The pollsters at Gallup released a survey today that's the most detailed estimate yet of where gay, lesbian, bisexual, transgender, and other queer Americans live. San Francisco; Portland, Oregon; and Austin, Texas, top the list. Before this, estimating America's gayest regions had been difficult because the United States census didn't ask people their sexual orientation, the New York Times reports. But that doesn't mean researchers didn't try. In fact, here at Pacific Standard, we've seen many impressive attempts at measuring queer-friendly cities and their effects.
One of our favorite measures is the Advocate's yearly "Gayest Cities in America" ranking, which includes interesting cultural measures besides population data. For example, the Advocate's 2014 survey counted whether cities had LGBT elected officials, highly reviewed gay bars, and gay rodeos. The criteria, the Advocate staff wrote, is "designed to uncover the hidden factors that give a city its queer cred." It may not seem very scientific, but it captures important markers that plain population numbers miss.
So gays are good for cities. Are cities good for gays? It depends, of course, on what they're looking for.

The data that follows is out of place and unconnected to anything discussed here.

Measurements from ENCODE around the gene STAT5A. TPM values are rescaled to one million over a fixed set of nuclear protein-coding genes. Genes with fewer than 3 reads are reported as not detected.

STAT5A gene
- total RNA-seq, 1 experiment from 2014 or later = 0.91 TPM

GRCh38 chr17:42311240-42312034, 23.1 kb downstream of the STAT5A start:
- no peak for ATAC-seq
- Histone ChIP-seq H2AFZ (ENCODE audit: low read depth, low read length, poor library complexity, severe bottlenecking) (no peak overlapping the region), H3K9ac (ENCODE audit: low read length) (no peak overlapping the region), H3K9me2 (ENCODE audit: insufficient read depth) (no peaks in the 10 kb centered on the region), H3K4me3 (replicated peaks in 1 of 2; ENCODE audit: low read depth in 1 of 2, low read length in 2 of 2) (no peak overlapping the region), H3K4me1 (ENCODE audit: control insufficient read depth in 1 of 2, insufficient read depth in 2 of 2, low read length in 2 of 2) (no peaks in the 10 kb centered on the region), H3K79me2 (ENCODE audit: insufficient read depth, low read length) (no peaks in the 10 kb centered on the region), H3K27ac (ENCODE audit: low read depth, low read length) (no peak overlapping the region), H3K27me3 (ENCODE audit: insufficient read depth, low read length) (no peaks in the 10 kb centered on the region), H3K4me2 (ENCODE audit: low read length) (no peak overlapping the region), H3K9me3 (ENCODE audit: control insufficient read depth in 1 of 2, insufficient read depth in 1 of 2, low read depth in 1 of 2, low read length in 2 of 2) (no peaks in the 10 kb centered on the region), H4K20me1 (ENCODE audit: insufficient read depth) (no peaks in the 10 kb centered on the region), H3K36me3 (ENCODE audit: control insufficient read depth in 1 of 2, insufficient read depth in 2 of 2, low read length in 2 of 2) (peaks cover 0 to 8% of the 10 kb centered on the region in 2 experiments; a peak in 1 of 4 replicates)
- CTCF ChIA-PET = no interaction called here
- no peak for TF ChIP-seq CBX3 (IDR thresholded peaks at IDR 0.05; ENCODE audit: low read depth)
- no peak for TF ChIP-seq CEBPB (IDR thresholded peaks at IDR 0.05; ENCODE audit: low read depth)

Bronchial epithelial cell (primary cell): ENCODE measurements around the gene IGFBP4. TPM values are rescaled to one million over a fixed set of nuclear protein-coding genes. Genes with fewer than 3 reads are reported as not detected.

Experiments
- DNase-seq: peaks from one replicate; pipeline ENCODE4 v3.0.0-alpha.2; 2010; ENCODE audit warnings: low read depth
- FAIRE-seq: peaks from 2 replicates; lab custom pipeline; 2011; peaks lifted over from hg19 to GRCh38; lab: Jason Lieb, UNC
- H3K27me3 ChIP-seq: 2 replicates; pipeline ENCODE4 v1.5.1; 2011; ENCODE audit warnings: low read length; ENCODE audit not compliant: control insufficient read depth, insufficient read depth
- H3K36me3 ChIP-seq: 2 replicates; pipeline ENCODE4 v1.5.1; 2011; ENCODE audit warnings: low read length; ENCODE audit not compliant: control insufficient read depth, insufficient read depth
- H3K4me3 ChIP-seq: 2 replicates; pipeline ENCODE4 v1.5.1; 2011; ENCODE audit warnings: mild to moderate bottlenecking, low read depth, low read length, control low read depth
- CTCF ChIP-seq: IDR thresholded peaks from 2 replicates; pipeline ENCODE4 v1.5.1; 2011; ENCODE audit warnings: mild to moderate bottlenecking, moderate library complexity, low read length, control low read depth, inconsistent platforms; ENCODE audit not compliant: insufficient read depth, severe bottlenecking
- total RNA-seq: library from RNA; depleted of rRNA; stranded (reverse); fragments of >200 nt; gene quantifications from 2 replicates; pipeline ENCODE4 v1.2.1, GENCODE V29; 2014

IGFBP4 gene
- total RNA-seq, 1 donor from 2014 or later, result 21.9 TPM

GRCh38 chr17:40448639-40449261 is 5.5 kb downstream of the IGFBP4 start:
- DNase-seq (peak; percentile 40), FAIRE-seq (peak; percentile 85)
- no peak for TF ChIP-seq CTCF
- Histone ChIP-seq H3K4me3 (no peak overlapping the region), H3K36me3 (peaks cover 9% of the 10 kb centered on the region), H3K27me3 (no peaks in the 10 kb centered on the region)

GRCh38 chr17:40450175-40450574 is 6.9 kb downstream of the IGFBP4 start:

Many researchers have noted cities' attempts to seem queer-friendly, no matter their numbers, and not necessarily just to attract queer folks. Having residents who are diverse in ethnicity and sexual orientation makes cities seem cosmopolitan, which is "one of the most desirable forms of contemporary cultural capital," Dereka Rushbrook wrote in 2002. Around that time, cities researcher Richard Florida famously developed his Gay Index as a measure of the openness of cities and thus their draw for "creative class" workers such as professors, writers, researchers, and engineers. In 2009, Florida published a study finding gay and bohemian neighbors increase housing values.
So gays are good for cities. Are cities good for gays? It depends, of course, on what they're looking for. Yesterday, we published a census-based analysis identifying where same-sex female and male couples live. They differ a bit, sociologist Lisa Wade reports, another fact that's obscured in the Gallup data. Lesbian couples are more likely than gay ones to live in rural areas, in part because they seek different things from their hometowns. For example, lesbian couples are much more likely than gay couples to be raising children, the costs of which might be lower outside of cities. Cities are not all great news for gay men, either. A recent case study of 48 gay-identified men found moving to big cities relieved "place-based minority stress," but also reinforced some men's insecurities, low self-esteem, and sexual risk-taking. Of course, many folks move back and forth between more and less densely populated regions and derive a lot of their sense of identity from having lived in both.
The geography and migrations of queer folks have long been interesting to at least some researchers. We're looking forward to seeing what they'll be able to do next with Gallup's more detailed measures.